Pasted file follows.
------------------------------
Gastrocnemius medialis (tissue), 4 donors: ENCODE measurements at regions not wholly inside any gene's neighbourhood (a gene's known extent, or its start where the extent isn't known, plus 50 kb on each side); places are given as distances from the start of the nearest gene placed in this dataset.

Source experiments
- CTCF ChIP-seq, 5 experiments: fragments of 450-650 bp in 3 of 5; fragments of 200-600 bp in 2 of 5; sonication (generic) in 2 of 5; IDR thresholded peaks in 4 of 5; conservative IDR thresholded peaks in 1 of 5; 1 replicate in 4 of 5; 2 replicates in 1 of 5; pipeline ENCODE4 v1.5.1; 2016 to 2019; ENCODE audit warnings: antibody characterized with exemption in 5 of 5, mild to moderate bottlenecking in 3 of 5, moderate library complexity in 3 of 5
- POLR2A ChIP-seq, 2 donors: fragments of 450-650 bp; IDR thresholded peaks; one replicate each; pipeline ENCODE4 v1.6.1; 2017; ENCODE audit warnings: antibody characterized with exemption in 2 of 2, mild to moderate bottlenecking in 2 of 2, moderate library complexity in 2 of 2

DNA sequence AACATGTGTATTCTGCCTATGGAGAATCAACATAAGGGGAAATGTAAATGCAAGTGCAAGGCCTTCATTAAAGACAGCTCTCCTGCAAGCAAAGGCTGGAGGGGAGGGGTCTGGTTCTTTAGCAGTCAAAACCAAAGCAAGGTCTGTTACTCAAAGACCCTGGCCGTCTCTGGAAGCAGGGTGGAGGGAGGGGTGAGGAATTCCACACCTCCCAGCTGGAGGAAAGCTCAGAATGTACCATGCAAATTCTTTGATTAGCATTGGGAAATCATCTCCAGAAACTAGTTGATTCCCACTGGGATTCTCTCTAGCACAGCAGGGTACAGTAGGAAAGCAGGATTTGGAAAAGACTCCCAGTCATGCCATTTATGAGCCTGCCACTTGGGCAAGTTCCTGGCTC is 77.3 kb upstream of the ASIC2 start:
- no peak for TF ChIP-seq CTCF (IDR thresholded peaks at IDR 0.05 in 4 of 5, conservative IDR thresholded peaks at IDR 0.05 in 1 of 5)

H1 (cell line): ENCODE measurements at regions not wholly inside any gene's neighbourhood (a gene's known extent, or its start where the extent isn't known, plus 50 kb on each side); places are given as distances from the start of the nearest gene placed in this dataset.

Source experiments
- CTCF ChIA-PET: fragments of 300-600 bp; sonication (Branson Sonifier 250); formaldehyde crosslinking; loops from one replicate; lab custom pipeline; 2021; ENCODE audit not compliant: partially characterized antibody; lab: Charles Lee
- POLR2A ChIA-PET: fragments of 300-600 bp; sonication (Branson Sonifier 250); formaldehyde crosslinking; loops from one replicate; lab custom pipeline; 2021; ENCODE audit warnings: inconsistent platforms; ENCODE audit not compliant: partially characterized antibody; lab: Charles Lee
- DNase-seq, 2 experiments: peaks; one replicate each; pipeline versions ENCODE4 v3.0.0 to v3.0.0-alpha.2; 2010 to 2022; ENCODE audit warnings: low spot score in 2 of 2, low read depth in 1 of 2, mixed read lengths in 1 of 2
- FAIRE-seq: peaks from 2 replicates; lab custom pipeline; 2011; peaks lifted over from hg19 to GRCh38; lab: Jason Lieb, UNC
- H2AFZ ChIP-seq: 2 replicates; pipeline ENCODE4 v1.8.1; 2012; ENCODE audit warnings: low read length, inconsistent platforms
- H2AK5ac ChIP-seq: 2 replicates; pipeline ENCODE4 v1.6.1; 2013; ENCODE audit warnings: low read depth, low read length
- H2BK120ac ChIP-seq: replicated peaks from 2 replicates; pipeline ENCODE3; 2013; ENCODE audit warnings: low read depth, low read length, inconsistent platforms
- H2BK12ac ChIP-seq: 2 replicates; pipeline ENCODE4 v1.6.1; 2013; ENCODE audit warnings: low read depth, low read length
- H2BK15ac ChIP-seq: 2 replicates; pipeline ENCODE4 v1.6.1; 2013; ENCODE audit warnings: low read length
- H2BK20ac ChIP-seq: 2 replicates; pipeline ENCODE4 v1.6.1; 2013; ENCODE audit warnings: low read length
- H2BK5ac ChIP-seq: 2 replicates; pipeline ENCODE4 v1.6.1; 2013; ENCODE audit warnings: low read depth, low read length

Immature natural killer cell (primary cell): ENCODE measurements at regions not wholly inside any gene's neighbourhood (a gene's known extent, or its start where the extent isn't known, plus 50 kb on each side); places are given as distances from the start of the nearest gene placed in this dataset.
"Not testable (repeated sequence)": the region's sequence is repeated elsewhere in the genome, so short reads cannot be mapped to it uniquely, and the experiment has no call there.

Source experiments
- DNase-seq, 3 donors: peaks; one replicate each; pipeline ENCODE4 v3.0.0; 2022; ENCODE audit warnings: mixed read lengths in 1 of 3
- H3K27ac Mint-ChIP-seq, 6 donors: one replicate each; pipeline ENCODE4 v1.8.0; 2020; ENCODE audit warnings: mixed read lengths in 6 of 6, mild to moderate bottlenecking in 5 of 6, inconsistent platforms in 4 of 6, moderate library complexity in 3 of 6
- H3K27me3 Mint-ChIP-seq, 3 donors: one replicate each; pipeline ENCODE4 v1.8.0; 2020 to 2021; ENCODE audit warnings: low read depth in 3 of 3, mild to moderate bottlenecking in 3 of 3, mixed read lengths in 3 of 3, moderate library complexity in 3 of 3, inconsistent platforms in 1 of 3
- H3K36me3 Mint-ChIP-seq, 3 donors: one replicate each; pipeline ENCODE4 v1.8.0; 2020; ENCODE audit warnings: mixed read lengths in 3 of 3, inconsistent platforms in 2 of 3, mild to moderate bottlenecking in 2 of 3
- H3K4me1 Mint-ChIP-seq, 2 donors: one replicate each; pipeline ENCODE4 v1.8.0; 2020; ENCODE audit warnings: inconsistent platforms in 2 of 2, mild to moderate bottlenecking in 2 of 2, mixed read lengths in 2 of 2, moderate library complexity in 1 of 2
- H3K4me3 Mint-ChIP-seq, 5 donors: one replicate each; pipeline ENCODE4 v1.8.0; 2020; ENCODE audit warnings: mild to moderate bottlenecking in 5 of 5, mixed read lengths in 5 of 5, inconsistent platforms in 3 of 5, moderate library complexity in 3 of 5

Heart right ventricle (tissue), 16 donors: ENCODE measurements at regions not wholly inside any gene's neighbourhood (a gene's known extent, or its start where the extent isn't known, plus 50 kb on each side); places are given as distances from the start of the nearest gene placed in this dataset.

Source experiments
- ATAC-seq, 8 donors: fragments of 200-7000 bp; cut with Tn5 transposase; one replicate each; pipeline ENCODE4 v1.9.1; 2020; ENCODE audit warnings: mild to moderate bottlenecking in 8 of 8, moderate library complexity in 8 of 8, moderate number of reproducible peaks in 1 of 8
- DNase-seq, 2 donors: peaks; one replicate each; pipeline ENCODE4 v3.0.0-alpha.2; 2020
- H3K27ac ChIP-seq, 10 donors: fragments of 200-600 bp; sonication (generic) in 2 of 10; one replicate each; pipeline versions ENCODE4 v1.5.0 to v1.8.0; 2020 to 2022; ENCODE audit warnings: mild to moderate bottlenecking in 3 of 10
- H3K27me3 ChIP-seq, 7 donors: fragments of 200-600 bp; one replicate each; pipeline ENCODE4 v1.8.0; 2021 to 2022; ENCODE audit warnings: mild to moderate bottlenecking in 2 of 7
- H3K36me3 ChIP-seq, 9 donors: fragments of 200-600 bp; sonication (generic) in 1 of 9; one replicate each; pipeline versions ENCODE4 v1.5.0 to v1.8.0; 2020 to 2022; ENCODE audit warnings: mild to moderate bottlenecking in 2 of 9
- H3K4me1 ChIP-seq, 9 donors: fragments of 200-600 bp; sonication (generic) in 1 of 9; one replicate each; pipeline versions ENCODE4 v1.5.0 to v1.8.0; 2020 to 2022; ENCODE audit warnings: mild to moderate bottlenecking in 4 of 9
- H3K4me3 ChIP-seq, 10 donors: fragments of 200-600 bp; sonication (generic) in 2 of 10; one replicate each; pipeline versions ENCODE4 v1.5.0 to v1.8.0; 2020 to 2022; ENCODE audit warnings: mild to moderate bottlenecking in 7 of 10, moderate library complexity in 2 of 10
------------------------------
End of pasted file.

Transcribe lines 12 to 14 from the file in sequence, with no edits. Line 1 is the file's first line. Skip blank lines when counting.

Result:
- FAIRE-seq: peaks from 2 replicates; lab custom pipeline; 2011; peaks lifted over from hg19 to GRCh38; lab: Jason Lieb, UNC
- H2AFZ ChIP-seq: 2 replicates; pipeline ENCODE4 v1.8.1; 2012; ENCODE audit warnings: low read length, inconsistent platforms
- H2AK5ac ChIP-seq: 2 replicates; pipeline ENCODE4 v1.6.1; 2013; ENCODE audit warnings: low read depth, low read length